When Lizzie asked me to photograph her wedding, I said no --- but I asked her to tell me about it anyway, and implied I could be tempted. That is the kind of 100% professional behaviour you can expect from me. We tee'd up a phone conversation and I was instantaneously convinced. But that didn't hold us back from having a 3 hour conversation that persevered through both our phone batteries dying. Thankfully there wasn't enough silence for either of us to realise that maybe it would be hard to be a 'documentary' photographer if we were deep in conversation the entire wedding day.
But. In more concerning matters, Lizzie is one of the biggest sweethearts I have ever met. So the pressure was on for meeting her future husband. Would he be good enough?
So we made a breakfast date. And. Joel and I spent most of the time talking about… not the wedding, whilst Lizzie’s eyes glazed over. Her friends were conveniently having a baby shower right behind us which provided her with frequent excuses to take a breather.
A few months later I ran into Joel at a work event and ruined their wedding with an off the cuff comment about the David Bowie and Darwin Symphony Orchestra rock concert that had just been confirmed for the same night as their wedding, less than 300m from their reception, with an expected audience of around 7000 people. “It will definitely take the reception up a notch,” I said to Joel, who genuinely thought I was joking. I wasn’t. Because I had just approved a sponsorship proposal for the event in my other life.
At this point, I was an integral part of the proceedings - even if not necessarily a great one.
A few days later, I received an email from a devastated Lizzie, confirming they had changed the wedding location to East Point. I couldn't conceal my enthusiasm, wanting to photograph a wedding at the gun turrets for years. Any photography client can testify to the delay in my email responses; but on this occasion there was an instantaneous outpouring of excitement - followed quickly by a second email with an apology, and somewhat more sympathy for the circumstances. One could be forgiven for thinking I had actually plotted the whole thing.
After I dragged them through quicksand and up a cliff on their engagement shoot, they may not have realised it, but our best friendship was consolidated. I usually reserve a suite of erratic behaviour like this for those unfortunate enough to be related by blood or geography.
I had also fallen a tiny bit in love with these two.
Ten years ago, they met a party. As the official line goes, Joel's 'charm and wit' caused Lizzie to laugh so hard she had an asthma attack. Joel wasn’t concerned that she spent the rest of the night in the shower, struggling to breathe, nearly dying. In typical man fashion, he had a much rosier perspective of the situation; simply “I took her breathe away.”
My other favourite part of their story unfolded around a family Christmas, when one of Joel’s brothers failed to come home from a bender on Christmas Eve. Joel claims he was always going to - but also highlighted how effective it was - to propose to Lizzie and give his mother something highly distracting to celebrate. The lengths this guy will go to as a brother, son, and future husband, leave little to be desired. Talk about killing a flock of birds with one pretty impressive stone.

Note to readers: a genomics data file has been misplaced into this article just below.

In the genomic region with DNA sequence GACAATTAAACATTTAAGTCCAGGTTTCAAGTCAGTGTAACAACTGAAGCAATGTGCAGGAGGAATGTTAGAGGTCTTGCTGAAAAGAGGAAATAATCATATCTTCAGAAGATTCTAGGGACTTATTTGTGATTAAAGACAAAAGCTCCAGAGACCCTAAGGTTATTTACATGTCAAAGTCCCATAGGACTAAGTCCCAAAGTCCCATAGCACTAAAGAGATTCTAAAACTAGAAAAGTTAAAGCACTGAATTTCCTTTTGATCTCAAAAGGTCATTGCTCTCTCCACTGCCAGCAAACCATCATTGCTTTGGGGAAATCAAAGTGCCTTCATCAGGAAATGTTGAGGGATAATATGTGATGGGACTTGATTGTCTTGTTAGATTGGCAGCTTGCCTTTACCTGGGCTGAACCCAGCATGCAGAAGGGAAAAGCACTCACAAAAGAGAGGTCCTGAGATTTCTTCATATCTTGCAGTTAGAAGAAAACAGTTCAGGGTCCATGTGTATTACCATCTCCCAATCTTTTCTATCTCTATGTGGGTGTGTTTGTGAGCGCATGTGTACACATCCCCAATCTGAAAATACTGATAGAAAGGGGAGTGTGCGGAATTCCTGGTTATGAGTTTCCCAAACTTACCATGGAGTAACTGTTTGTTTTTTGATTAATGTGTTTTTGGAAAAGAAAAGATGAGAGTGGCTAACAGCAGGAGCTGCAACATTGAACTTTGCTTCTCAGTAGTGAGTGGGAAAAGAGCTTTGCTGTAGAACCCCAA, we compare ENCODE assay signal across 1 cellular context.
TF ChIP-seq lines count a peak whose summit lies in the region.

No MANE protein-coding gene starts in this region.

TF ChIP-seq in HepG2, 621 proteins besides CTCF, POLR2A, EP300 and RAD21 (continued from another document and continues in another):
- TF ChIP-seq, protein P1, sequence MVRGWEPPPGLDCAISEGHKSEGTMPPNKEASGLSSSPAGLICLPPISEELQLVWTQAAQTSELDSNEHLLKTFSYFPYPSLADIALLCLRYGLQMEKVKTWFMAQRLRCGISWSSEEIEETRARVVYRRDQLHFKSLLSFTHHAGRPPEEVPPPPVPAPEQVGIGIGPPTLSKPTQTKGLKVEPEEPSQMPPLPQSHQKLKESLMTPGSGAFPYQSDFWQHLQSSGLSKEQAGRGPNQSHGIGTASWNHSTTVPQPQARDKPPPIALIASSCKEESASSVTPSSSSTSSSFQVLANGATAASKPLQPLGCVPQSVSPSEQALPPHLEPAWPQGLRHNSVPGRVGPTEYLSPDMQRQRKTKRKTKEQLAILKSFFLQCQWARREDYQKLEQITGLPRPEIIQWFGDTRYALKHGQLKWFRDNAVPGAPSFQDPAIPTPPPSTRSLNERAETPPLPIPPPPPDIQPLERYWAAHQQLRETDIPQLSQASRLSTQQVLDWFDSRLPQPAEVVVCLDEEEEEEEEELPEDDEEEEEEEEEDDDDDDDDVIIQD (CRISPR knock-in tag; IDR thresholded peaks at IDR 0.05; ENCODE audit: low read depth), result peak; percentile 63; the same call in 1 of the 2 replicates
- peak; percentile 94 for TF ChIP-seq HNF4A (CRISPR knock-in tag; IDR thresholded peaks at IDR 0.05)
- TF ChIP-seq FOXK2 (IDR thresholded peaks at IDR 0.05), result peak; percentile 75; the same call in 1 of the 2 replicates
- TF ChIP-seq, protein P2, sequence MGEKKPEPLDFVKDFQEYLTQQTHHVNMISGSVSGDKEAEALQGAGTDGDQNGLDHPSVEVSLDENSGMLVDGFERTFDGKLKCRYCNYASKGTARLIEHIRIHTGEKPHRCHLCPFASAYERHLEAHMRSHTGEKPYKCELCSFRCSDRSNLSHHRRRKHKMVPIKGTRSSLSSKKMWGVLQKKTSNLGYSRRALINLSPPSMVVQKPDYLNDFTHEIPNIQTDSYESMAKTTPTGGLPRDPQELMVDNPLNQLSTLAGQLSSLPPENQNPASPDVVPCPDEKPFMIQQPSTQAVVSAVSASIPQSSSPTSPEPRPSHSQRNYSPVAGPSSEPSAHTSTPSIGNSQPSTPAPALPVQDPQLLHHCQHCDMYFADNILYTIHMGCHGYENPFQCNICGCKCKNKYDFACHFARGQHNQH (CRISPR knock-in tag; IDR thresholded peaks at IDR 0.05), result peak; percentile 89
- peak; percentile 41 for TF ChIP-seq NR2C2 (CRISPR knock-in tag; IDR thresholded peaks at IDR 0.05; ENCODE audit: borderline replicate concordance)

I was also thinking… if that other brother was an indication of the kind of guests we could expect at the wedding, it was going to be quite the party.
And it was.
I’ll keep this short. I lost my voice a few days before the wedding, so I sounded like a crack addict when I turned up. Lots of discussion on this point actually; hooker, someone who has chain smoked cigarettes for 50 years, a man. All very attractive personas. Joel looked terrified. And my biggest regret for the day was not having the camera ready when I first opened my mouth. The groomsmen's generously provided me with a sample of the world's finest scotch to help soothe the voice box; a stroke of genius thought. Then in one of my finest moral quandaries, I resisted an 11am urge to steal the groom's gift "to help me through the day."
It was a SCORCHING HOT day. SCORCHING. We were doing all the bridal party photos outdoors, between noon and 2pm - just to provide their bridal party with a uniquely Darwin experience. Halfway through the photoshoot, “the groomsmen” suggested we go via the bottleo, get some cold drinks and cool down. I had the bridesmaids at 'coolroom.' Let the record show that the BWS aisle was the first one that Lizzie and Joel walked down on Saturday 30 June 2018. Then we spent the rest of the photoshoot time sitting on beer pallets in the carpark ‘freshening up.’ The make up artist magically appeared and reapplied the bridal party make up in the carpark. Lizzie told me she wanted to give everyone an authentically Territory wedding, but I need to check with her whether she intended to bring this level of Darwin class to the event….
The actual wedding was perfect. A beautiful and moving service following by an onslaught of cocktails, crocodiles, canapés and music. One of my favourites for sure….
PS. One final thing. Joel is, by all accounts, a legend and a really genuine guy. However, he did promise me that he was going to be bawling at the alter. And he didn't. So everyone needs to know that he isn't always good for his word...